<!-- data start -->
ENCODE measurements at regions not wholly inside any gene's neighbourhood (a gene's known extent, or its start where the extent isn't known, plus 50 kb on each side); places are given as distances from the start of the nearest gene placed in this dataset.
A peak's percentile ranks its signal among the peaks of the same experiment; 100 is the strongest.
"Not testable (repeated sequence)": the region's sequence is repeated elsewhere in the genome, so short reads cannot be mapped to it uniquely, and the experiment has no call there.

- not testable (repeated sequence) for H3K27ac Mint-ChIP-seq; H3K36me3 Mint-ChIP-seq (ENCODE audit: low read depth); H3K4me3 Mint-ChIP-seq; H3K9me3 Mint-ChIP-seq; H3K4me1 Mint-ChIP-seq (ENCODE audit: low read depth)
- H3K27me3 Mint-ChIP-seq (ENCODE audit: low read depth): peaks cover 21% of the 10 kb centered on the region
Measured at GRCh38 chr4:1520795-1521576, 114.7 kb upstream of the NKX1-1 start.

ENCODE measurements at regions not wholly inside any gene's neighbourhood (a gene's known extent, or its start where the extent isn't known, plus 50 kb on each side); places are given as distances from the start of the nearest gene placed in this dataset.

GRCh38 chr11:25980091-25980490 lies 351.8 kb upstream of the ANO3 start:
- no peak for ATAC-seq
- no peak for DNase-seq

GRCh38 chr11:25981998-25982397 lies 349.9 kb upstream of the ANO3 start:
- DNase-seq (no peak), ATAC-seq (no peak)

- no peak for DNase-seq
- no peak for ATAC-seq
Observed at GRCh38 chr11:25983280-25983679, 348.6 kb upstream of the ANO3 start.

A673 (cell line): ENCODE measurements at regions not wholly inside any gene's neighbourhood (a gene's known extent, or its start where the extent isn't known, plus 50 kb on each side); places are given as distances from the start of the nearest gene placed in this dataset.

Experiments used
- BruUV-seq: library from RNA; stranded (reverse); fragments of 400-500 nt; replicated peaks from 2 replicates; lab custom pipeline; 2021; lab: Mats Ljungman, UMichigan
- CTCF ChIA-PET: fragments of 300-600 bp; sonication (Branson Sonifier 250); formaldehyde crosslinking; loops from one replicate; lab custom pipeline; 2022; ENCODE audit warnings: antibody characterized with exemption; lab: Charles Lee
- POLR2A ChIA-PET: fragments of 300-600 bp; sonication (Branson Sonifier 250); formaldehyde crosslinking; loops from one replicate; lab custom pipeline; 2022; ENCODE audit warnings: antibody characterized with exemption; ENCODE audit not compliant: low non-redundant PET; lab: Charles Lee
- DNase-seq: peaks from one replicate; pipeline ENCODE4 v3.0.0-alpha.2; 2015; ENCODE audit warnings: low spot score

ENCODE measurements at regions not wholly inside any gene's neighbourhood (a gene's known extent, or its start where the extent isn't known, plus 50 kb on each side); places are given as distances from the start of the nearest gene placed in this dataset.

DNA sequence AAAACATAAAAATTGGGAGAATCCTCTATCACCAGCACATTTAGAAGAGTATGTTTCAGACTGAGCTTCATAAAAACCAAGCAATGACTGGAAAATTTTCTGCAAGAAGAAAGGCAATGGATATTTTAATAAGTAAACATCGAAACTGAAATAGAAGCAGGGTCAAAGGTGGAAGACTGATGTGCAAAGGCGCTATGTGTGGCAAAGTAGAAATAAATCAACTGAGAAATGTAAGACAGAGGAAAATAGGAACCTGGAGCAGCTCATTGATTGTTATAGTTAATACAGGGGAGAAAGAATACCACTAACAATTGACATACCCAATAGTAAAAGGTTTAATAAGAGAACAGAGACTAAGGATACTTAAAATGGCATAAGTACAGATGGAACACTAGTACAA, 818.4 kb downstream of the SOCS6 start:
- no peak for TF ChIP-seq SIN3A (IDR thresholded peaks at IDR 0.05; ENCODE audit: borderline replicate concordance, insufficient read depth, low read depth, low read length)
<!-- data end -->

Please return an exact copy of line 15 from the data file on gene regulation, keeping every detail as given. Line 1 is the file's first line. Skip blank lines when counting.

Observed at GRCh38 chr11:25983280-25983679, 348.6 kb upstream of the ANO3 start.